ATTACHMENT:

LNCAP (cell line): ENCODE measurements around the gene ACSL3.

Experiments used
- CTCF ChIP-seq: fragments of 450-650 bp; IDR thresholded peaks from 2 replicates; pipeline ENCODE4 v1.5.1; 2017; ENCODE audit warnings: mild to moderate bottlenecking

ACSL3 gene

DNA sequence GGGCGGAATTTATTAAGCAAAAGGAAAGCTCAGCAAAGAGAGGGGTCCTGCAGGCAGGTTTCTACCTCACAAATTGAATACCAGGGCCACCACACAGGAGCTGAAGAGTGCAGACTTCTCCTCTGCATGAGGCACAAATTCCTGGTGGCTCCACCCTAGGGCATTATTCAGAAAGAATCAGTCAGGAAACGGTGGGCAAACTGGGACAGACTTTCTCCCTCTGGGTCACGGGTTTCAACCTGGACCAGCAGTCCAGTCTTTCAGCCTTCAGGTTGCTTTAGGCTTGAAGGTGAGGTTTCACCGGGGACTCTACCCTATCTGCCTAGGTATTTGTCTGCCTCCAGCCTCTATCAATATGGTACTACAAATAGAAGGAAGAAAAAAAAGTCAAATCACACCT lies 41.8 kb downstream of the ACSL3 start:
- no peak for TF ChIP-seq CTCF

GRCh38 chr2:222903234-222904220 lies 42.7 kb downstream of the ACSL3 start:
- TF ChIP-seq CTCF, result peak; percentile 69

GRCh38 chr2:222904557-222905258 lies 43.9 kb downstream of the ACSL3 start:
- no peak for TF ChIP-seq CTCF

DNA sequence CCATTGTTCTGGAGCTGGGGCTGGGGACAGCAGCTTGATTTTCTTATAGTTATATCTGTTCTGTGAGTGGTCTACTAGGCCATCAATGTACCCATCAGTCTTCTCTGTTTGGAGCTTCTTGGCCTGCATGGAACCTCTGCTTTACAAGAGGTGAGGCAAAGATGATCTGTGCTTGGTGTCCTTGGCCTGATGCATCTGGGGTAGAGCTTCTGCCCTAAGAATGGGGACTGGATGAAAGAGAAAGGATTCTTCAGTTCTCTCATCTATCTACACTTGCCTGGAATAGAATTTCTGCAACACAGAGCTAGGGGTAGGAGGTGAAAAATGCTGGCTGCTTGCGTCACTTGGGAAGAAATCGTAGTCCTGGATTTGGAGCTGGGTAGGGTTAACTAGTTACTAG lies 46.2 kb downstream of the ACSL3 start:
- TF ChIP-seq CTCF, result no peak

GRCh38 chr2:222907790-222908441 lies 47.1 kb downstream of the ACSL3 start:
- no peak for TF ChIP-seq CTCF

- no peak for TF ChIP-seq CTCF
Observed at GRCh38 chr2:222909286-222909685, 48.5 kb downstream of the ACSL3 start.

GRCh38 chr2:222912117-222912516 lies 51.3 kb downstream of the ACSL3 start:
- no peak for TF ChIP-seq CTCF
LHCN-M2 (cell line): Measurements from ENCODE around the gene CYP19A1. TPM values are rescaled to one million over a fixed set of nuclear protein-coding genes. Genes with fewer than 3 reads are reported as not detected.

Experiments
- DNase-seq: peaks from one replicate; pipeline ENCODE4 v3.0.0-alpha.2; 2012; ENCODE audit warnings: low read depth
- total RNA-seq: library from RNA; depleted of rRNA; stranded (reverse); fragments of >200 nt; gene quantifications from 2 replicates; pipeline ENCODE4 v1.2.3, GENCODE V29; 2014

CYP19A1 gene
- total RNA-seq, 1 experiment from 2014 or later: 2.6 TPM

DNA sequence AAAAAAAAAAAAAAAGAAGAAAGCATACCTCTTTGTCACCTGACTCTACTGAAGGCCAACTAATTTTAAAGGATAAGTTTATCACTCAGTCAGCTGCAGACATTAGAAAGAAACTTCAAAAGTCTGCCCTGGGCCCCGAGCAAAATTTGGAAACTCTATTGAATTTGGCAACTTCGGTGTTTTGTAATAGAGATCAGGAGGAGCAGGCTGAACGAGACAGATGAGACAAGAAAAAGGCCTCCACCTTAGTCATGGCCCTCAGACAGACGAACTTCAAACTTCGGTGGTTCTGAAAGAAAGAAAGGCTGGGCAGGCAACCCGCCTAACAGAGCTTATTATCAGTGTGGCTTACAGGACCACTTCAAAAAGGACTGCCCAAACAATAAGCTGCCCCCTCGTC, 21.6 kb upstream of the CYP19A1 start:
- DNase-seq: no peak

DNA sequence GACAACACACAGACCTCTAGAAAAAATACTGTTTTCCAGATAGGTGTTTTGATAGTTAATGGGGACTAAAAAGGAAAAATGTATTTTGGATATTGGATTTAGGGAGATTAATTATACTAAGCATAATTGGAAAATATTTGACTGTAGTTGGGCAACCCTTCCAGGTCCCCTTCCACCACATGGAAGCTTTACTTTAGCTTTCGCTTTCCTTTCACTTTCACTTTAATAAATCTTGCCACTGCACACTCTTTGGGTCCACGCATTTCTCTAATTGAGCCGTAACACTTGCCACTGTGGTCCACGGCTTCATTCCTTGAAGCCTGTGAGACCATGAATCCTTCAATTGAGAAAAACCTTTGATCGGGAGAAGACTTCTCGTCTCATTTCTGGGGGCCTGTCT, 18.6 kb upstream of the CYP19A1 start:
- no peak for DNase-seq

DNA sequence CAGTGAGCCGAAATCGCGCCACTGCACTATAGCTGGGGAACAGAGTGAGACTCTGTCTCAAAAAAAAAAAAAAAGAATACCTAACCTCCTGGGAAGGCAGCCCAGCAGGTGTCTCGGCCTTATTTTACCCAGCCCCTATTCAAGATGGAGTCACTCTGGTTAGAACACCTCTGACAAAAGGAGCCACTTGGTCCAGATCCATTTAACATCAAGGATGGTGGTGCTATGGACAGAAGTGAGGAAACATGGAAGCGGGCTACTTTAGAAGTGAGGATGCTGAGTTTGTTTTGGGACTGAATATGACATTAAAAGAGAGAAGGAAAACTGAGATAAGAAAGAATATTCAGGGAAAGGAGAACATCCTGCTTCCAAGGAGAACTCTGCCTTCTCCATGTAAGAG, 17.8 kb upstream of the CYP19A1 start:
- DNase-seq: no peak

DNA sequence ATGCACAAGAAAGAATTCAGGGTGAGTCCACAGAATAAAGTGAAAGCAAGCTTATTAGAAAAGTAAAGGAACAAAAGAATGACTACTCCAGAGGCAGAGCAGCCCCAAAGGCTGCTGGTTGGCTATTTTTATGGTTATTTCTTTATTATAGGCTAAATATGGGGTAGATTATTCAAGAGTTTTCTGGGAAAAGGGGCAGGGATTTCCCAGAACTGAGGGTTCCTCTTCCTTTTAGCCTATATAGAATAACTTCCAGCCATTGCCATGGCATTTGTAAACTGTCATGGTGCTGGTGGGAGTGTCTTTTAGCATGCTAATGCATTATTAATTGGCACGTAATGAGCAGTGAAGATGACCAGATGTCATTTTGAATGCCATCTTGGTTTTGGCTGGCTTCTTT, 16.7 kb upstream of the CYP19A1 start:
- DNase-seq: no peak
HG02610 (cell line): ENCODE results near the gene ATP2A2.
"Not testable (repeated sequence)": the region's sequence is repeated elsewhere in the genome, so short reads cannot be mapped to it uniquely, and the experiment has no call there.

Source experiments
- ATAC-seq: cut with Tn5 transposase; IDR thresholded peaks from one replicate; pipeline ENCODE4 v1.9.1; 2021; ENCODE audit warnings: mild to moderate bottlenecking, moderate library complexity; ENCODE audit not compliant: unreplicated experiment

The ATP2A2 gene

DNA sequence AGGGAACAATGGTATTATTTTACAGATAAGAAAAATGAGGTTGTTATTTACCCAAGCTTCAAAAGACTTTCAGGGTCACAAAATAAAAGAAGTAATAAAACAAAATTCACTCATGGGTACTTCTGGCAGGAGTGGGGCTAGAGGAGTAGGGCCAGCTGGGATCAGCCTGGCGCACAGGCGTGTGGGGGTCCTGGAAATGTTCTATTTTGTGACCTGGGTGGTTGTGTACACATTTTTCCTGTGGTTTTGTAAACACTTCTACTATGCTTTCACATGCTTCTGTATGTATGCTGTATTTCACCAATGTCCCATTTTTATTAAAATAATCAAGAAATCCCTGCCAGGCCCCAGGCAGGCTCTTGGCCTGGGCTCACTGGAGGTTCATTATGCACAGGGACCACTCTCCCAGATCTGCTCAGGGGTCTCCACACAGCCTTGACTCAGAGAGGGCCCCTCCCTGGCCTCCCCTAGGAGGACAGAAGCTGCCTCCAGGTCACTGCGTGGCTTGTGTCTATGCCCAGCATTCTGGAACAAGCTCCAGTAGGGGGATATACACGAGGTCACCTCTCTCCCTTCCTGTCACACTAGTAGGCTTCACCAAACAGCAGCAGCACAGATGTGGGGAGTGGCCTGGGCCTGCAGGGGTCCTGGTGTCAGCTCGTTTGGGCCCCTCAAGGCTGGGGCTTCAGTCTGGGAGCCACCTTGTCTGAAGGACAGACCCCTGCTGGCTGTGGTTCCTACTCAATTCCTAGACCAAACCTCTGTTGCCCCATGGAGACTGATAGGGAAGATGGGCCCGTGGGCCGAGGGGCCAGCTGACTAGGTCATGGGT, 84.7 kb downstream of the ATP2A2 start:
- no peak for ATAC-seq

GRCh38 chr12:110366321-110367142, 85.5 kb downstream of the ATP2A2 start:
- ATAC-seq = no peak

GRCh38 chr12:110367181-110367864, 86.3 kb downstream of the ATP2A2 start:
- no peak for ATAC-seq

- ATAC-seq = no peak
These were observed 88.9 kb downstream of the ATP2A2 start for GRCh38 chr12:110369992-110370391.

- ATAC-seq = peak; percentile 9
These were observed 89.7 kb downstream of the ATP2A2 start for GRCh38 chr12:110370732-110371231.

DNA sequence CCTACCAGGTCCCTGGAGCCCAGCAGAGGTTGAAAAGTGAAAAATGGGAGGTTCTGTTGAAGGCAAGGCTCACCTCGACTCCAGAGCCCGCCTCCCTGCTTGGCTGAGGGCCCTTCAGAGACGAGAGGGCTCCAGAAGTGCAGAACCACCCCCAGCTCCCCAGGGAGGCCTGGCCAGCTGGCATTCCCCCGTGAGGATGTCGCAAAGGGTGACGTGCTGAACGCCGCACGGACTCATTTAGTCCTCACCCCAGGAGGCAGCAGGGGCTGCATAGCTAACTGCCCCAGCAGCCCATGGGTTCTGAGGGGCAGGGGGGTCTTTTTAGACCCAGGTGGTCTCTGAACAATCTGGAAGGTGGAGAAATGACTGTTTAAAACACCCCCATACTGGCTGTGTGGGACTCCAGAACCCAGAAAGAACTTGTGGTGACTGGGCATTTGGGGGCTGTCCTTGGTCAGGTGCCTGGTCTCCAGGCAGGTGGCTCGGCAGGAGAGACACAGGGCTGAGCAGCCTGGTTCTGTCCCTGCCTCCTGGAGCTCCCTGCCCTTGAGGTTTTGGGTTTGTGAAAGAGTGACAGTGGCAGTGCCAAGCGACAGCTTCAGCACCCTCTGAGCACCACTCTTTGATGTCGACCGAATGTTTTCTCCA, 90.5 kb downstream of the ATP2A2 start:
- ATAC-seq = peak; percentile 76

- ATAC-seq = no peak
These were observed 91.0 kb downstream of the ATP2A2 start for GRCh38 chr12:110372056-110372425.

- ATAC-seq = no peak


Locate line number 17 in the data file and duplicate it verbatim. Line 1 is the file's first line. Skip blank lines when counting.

GRCh38 chr2:222912117-222912516 lies 51.3 kb downstream of the ACSL3 start: